“When you don’t have good starts and you’re in front of a microphone within five minutes of the game,” Brooks said. “I’m confident in the group. We’ve had good times together.”
Asked Brooks why he hasn't used the effective Wall-Beal-Porter-Oubre-Gortat lineup while noting KO's late season struggles. "I think you answered your own question."
— Ben Standig (@BenStandig) April 20, 2018
Washington will almost certainly look to go small at some point, though. Ian Mahinmi hasn’t been a huge factor and Mike Scott has hardly missed. Brooks specifically mentioned Scott as being a necessary piece to counter Toronto’s bench mob, and he figures to see the bulk of the bench minutes in the frontcourt. Ty Lawson will also be a factor once again, one the Raptors should be a little more ready for. The idea of the Wizards going small never really seemed to bother Toronto, as the rim protection disadvantage would open up a lot for the Raptors’ offense.
“Just be aggressive. I think whether they’re big or if they’re small we have to be aggressive,” DeRozan said. “Try to be aggressive getting to the rim and if we can’t get all the way to the rim, make the reads, pass the ball, kick the ball out and guys have to be ready for open shots. But ultimately we have to just stay aggressive and figure it out from there.”
PG: John Wall, Ty Lawson, Tim Frazier
SG: Bradley Beal, Tomas Satoransky
SF: Otto Porter, Kelly Oubre
PF: Markieff Morris, Mike Scott, Jason Smith
C: Marcin Gortat, Ian Mahinmi
OUT: Jodie Meeks
INACTIVE: Ramon Sessions, Chris McCullough
Pre-game news and notes
- A good response from Dwane Casey at shootaround on whether he’ll go deep on the bench again, one I found funny even though he meant it literally: “I’m willing to use everybody under contract.”
- From a more tactical than lineup perspective, the Raptors sound like they’re expecting Washington to trap a little bit less and force Toronto to beat them one-on-one a little more. It will be interesting to see, if they do that, how long they stick to it if the stars get going or Jonas Valanciunas eats inside against smaller units. The Wizards want to limit Toronto’s threes, and that might mean more switching and one-on-one defense rather than overloading on ball-handlers.
- Scott Brooks said he met with John Wall and Bradley Beal between games to discuss the offense. Brooks highlighted that they needed to get more touches for Beal and Otto Porter – hilariously, Porter doesn’t appear to have been a part of this meeting – and Beal said Brooks even apologized for not running more plays for him in Game 2. Brooks said it wasn’t an apology. There’s some real communication going on here.
- Here’s the full Beal quote: “He apologized to me, which is weird because he is somebody who always holds me accountable for stuff. He just basically challenged me. He challenged me to be more aggressive on the offensive end and the defensive end. Some of the situations we’ve been in, granted being in foul trouble last game didn’t help any, but putting myself in a better position on the offensive end and challenging me more defensively to stop those guys…I don’t know. I guess he figured I wasn’t shooting the ball enough and he felt like it was his fault, I don’t know. He’s probably the biggest confidence giver. He wants me to be aggressive at all times and that’s something that I’ve got to continue to do.”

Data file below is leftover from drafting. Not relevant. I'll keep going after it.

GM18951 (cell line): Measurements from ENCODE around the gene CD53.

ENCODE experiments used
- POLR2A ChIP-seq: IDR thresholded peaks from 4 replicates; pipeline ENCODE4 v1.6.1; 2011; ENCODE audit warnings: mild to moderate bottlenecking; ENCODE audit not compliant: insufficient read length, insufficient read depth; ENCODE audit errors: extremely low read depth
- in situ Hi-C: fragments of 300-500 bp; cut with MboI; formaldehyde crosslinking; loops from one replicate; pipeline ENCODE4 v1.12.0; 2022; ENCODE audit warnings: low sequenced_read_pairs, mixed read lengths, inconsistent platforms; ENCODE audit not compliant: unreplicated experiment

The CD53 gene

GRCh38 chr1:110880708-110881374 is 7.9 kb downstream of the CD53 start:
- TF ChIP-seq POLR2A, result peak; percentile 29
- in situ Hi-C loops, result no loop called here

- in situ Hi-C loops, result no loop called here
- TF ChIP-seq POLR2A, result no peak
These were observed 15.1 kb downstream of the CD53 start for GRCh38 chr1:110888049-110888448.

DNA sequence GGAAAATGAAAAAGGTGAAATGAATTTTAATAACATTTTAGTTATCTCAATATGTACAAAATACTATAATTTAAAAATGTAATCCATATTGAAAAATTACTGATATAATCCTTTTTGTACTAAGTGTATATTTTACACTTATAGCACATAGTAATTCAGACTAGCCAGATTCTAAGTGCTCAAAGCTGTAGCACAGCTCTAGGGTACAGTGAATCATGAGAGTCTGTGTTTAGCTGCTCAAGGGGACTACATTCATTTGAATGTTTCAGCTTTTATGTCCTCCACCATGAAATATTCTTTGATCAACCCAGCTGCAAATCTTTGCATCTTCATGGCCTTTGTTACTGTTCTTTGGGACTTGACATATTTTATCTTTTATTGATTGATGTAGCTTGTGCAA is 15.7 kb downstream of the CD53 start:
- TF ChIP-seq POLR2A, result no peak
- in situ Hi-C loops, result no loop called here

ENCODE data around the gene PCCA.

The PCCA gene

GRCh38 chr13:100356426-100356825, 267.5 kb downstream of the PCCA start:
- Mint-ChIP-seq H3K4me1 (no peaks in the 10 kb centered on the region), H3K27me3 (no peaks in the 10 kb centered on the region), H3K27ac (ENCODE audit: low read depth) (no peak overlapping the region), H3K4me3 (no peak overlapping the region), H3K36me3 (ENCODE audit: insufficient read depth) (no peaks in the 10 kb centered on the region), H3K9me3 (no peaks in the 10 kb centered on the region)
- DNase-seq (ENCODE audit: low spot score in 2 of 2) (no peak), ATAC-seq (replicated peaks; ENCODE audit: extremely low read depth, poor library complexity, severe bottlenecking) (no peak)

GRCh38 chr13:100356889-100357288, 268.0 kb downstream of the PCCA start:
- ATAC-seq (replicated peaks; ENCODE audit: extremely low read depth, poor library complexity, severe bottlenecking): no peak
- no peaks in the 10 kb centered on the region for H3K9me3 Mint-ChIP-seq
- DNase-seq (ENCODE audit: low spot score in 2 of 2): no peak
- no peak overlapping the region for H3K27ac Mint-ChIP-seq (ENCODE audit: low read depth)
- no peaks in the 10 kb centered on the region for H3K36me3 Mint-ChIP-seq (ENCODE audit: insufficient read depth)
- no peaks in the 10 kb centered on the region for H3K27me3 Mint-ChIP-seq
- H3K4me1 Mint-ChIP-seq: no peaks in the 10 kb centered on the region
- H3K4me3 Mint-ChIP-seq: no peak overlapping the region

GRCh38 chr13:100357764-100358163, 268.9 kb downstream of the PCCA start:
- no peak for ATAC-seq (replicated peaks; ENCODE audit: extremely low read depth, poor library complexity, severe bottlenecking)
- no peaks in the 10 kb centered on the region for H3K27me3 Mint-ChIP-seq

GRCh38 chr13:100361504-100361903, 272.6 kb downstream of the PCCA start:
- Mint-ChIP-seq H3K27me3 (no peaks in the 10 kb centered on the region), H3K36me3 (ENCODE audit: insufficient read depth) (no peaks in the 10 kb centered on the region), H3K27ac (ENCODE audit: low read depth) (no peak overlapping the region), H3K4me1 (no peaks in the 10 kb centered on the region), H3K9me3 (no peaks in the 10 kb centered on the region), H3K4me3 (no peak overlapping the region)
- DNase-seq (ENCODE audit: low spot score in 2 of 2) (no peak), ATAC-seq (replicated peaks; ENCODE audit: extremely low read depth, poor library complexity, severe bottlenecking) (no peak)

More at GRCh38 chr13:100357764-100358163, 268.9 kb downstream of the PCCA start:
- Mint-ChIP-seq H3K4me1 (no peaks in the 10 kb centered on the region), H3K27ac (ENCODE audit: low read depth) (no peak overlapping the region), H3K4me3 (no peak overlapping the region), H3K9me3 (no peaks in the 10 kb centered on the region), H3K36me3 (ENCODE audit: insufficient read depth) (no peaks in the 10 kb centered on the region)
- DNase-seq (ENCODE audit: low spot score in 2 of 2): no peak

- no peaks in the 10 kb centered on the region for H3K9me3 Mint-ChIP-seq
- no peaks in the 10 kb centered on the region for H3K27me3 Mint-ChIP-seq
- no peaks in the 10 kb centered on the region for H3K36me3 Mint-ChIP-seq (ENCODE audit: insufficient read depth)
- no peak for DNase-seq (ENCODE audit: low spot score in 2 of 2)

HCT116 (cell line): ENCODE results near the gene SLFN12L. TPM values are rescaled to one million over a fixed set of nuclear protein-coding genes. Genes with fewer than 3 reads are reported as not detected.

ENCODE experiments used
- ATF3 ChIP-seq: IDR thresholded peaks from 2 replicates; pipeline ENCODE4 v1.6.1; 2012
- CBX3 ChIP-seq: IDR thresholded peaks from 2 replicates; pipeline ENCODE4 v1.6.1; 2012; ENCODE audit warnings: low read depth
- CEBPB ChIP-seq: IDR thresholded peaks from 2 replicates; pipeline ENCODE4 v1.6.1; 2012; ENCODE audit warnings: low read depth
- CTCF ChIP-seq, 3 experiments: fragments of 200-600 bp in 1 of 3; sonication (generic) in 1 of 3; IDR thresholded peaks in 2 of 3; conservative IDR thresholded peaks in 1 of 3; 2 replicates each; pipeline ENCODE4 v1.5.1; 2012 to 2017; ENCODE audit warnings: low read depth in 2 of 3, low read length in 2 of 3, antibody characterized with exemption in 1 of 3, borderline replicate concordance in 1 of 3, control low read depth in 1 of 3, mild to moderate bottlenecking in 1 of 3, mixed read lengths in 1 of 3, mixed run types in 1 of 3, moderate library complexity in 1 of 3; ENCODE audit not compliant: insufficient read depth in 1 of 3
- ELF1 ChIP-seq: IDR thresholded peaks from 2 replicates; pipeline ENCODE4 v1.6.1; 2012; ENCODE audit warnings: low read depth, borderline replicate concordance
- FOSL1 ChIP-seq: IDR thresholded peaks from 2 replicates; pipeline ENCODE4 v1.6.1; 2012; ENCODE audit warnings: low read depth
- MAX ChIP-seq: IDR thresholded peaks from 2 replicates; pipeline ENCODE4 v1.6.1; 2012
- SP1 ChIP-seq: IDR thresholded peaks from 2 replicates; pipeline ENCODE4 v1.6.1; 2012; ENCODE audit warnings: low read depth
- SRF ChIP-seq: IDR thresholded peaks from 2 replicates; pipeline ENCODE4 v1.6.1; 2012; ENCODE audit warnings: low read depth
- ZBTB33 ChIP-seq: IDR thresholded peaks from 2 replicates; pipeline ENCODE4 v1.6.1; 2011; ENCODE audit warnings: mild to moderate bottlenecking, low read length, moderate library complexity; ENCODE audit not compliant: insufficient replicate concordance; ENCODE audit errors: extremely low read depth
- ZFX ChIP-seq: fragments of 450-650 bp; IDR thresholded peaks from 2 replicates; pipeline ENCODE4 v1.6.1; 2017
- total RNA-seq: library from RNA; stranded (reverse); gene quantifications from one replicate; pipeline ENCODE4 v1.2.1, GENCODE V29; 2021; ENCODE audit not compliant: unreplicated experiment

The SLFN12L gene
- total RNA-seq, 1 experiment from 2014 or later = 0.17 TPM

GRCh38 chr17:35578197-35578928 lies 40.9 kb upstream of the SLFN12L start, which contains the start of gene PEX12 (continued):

- Not only is it a little odd to let slip that your coach apologized, Beal’s explanation for the bad look on the Wizards bench is pretty shaky. If I’m understanding it right, it wasn’t a big deal because he was only disgusted with the team’s play? And there’s no issue with Wall and Gortat arguing? It might very well be nothing, or at least something they can work through, but that’s not the best explanation.
Beal on this pic: "It was one of those moments where I was really mad, like really couldn't believe we were down that much. It definitely looks a lot worse than what it really was… I was probably more embarrassed and disgusted than anything with how bad we were playing." pic.twitter.com/PHX4YV7aU2
— Josh Lewenberg (@JLew1050) April 20, 2018
- Marcin Gortat shaved his mohawk, by the way.
- I’ll be posting some updates/quotes/T-shirt news/etc regularly on my Instagram story throughout the playoffs.
- Gates open at 6 for the viewing party in Jurassic Park/Maple Leaf Square.
- More growth of basketball in Canada: RDS has been broadcasting the Raptors playoff games (in French) for the 1st time in 20 years this year. NBA Canada is also hosting a playoff viewing party in Montreal with Rondae Hollis-Jefferson this weekend. Details, and RHJ’s connection to Montreal, are still developing.
- In his annual “coaches to watch” piece, Kevin Arnovitz adds more fuel to the idea that Jerry Stackhouse and Nick Nurse probably aren’t long for Toronto.
- Kyle Lowry and DeMar DeRozan are on the cover of this month’s issue of ESPN The Magazine. There’s a great Rachel Nichols feature with it.
DeMar DeRozan and Kyle Lowry grace the cover of ESPN The Magazine's Month of Mayhem issue, on newsstands April 27. pic.twitter.com/GlsqhB8tP9
— ESPN (@espn) April 20, 2018
Game 1: Raptors -8 (Series Raptors -630) (Raptors 114, Wizards 106)
Game 2: Raptors -7 (Series Raptors -800) (Raptors
Game 3: Wizards -1.5
Series: Raptors -1600 (implied probability of 94.1 percent)
The Raptors are 1.5-point underdogs with a 218 over-under. That’s an 8.5-point swing for a change in home court, which is a little higher than you’d normally see in the regular season. It probably prices in some desperation on the Wizards’ part, VanVleet’s injury, and Washington’s strong home play. The Raptors being underdogs is always something they prefer, anyway.
Programming note: I don’t travel with the team, so pre- and post-game news and notes are all you get while they’re in Washington. There were no shootaround notes today and will be no practice notes tomorrow (and there’s no shootaround, period, Sunday).